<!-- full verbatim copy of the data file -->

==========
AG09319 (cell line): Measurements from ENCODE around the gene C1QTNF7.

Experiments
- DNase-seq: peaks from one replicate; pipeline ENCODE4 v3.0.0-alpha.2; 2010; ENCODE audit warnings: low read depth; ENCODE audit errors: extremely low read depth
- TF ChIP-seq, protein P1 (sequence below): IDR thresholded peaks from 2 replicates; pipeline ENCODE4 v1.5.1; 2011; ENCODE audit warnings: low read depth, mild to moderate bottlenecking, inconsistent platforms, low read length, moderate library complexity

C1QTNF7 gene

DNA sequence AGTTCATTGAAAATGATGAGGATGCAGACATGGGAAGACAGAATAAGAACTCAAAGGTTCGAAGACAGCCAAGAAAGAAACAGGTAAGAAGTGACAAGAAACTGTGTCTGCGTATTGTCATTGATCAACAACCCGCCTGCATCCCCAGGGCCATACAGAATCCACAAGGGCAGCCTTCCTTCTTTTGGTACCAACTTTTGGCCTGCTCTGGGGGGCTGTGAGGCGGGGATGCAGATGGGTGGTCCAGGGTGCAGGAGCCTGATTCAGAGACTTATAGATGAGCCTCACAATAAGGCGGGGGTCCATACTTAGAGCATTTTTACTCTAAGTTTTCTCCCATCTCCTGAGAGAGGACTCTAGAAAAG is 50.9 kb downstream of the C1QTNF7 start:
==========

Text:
AG09319 (cell line): Measurements from ENCODE around the gene C1QTNF7.

Experiments
- DNase-seq: peaks from one replicate; pipeline ENCODE4 v3.0.0-alpha.2; 2010; ENCODE audit warnings: low read depth; ENCODE audit errors: extremely low read depth
- TF ChIP-seq, protein P1 (sequence below): IDR thresholded peaks from 2 replicates; pipeline ENCODE4 v1.5.1; 2011; ENCODE audit warnings: low read depth, mild to moderate bottlenecking, inconsistent platforms, low read length, moderate library complexity

C1QTNF7 gene

DNA sequence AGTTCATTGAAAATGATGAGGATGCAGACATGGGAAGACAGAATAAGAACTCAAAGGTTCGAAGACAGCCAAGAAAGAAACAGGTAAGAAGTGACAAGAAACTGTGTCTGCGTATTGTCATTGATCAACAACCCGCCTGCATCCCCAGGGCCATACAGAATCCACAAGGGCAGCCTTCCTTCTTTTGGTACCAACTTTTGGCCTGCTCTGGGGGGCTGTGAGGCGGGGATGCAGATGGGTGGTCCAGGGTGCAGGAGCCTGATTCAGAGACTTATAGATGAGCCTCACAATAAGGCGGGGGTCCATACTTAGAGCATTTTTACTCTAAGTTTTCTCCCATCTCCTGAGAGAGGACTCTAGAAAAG is 50.9 kb downstream of the C1QTNF7 start: